Foreign Aid and the Destruction of America

Foreign Aid and the Destruction of America

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Before extending aid to other countries, we should focus on our more prevalent domestic problems. Patrick Buchanan said, "The idea that we should send endless streams of tax dollars all over the world, while our own country sinks slowly in an ocean of debt is, well, ludicrous. Almost every American knows it, feels it, believes it." The topic of United States foreign policy is greatly debated, and a decision on how to handle is very hard to come by. It seems as if we are finally leaning towards less aid to foreign countries, as we try to cut wasteful spending. The American government is finally opening its eyes to the realization that all of the aid we are giving out may not be worth it. Our priority should be to help our homeless, instead of other countries' poor.

Each year, the United States of America pours billions and billions of dollars into its foreign aid program. We are a rich nation, and also very generous. We are willing to sacrifice American lives to save those of other countries. Doesn't this sound like a nice thing to do? I didn't think so. It is simply a matter of getting our priorities straight, and getting back onto the track of making our country the best it can be; the right track.

Our country is the country of, for, and by the people, and yet we aren't doing enough to help ourselves. More and more people are moving out of their houses and into the streets every day; people are getting addicted to drugs; men, women, and children are dying from violence. Yet we still insist on helping others. Obviously there are enough problems here for the government to worry about, and we are need focus on these problems which need to be solved.

Throughout our history, we have needed many countries as friends and we have also been friends to many countries that needed us. If we feel today that we have to keep up these friendships simply to maintain tradition, then we are completely wrongly. WE NEED TO HELP OURSELVES! In 1995, the United States government cut Medicare, a program aimed at helping needy Americans, by $252 billion; yet, we only cut foreign aid, a program aimed at helping other countries' needy, by only $1 billion (Reese 5). There is something really wrong with this.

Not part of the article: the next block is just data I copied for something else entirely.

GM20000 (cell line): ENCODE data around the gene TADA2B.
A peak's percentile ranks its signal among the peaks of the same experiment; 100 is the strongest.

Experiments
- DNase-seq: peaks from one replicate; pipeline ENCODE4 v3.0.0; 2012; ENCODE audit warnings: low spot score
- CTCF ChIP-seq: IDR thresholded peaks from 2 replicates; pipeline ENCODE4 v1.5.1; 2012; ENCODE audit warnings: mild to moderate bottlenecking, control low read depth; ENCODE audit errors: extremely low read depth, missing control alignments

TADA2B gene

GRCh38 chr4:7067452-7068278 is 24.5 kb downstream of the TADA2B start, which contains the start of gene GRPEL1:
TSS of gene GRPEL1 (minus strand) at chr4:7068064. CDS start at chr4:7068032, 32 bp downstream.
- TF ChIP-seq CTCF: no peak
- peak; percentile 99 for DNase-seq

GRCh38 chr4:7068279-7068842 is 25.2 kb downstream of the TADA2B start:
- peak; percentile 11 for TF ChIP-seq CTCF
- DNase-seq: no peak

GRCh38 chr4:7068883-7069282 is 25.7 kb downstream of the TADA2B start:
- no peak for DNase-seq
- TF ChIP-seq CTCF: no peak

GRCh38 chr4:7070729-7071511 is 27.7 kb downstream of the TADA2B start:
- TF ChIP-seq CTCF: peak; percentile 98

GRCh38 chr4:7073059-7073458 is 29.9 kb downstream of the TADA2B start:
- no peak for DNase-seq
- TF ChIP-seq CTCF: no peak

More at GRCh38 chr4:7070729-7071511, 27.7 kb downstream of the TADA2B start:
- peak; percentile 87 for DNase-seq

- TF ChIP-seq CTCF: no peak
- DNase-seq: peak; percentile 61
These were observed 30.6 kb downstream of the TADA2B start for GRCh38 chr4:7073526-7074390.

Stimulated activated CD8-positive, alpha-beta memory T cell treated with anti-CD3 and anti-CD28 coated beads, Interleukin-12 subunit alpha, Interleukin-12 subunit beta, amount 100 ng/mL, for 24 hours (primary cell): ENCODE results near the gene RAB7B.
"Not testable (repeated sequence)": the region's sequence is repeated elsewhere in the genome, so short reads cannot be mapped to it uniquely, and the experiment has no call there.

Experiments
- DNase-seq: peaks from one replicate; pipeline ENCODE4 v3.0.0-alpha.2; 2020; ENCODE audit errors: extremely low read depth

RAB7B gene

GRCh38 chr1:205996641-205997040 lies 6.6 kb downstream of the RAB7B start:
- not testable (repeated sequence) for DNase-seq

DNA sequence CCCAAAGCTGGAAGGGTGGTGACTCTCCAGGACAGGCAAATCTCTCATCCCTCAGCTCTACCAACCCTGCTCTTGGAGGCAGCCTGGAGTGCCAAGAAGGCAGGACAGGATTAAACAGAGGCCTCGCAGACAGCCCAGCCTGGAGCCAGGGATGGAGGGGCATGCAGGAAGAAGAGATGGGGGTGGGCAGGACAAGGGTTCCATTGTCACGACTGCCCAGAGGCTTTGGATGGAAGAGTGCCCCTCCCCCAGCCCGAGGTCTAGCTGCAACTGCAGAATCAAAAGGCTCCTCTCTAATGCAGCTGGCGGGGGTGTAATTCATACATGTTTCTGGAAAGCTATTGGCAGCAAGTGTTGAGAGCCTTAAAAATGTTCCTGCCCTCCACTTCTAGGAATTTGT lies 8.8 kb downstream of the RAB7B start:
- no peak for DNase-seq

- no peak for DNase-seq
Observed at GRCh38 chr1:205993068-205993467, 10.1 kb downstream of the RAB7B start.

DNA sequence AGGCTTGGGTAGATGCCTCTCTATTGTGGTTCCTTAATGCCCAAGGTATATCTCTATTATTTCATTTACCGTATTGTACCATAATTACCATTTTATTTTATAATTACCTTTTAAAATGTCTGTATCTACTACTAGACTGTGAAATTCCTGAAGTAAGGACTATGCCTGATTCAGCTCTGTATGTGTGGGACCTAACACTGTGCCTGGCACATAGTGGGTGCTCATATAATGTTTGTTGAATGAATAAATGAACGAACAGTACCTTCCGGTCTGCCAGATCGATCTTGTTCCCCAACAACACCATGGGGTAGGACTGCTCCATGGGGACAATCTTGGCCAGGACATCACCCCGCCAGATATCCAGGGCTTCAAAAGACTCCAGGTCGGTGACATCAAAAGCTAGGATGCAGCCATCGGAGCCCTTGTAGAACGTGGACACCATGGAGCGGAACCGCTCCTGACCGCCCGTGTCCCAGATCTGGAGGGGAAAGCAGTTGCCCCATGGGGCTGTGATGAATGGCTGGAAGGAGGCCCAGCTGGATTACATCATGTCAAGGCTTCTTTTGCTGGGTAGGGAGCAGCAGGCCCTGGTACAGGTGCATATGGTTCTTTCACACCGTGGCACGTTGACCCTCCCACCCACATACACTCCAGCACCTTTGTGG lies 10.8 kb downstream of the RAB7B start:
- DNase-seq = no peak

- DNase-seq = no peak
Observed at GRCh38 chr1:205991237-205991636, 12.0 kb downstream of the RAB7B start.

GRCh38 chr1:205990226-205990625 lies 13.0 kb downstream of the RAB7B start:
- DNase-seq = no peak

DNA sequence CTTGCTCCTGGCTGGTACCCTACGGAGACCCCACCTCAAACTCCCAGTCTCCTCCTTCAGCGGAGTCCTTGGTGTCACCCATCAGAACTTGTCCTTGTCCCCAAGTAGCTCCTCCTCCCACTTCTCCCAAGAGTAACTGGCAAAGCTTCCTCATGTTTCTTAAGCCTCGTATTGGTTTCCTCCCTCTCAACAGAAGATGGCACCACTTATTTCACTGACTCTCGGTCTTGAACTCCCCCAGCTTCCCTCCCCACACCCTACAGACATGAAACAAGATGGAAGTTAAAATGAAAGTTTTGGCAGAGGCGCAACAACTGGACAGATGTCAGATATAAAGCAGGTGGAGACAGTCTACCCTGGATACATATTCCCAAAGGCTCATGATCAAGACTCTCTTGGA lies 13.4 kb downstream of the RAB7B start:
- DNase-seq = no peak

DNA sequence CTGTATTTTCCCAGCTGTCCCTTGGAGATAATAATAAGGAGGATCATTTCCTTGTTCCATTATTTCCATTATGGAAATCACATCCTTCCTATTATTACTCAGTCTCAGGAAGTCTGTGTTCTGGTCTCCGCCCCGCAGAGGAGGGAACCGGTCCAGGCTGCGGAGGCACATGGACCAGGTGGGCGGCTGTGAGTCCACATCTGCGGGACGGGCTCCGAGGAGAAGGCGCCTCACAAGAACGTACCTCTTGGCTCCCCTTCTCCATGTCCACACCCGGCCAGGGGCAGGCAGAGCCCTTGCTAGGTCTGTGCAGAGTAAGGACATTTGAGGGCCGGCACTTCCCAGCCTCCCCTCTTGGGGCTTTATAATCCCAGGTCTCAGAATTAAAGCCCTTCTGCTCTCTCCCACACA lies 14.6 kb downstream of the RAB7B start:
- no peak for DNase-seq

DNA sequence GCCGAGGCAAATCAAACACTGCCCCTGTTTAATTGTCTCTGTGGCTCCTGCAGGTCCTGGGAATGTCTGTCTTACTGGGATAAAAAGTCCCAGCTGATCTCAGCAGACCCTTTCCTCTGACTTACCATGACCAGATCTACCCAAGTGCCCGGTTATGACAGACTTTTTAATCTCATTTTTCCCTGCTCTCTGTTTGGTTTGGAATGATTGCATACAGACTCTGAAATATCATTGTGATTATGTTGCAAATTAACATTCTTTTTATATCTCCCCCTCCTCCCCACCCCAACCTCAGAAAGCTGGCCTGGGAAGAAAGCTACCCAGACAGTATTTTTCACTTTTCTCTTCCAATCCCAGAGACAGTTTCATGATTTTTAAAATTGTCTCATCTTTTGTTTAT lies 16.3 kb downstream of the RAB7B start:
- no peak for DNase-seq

One would think that the money and other resources we invest in foreign aid, would help solve every problem in the world.

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However, we do not give aid to where it is needed most. Not enough aid is given towards basic assistance. Only 2.5% of all of our foreign aid is given to health and education. Only 4% is given towards helping with water and sanitation.And 7.5% is given to help agriculture. These should be our priority, especially the 1.3 billion people living in extreme poverty - people with an annual salary under $370. If we are going to be so generous to help others, we should give it to where it can to the most good.

Even when we give aid, we have no idea whether that country is using the aid wisely or correctly. They could be using the money to buy drugs or, even, to buy the weapons that are used against us. For example, Israel uses arms we give them for offensive incursions into Lebanon, which is completely against our principles. Israel even sells U.S. technology to third parties. Nevertheless, we still give them whatever they ask for.

Foreign aid is a very important program, but why so much? Obviously, if there is a country recovering from a natural disaster, e.g., a hurricane, tornadoes, floods, or famine, they need our help. However, we need to distinguish between the times when a country is amidst a crisis and needs our help and when it is just struggling. Since our country is struggling as well, we cannot help other suffering countries before we help ourselves. "I would phase out foreign economic aid completely and retain only funds for humanitarian aid in the event of calamities and other crises." (Buchanan) We are a world power, and we have the resources to help others, but not all the time and not to such a high degree.. We need to follow Mr. Buchanan's example and cut our foreign aid, to help only those who really need the help.

The average American citizen realized long ago that we shouldn't be giving so much to other countries, but the government still thinks the foreign aid program has merit. It doesn't. "If one were to conduct a national opinion survey to discover which federal program a stressed-out Middle American most wanted to abolish, the runaway winner would be: foreign aid" (Buchanan). According to the Constitution, the government cannot tax American citizens for the purpose of giving aid to foreign countries. People should have the choice of whether or not they want to give money to others, and the amount which they want to give.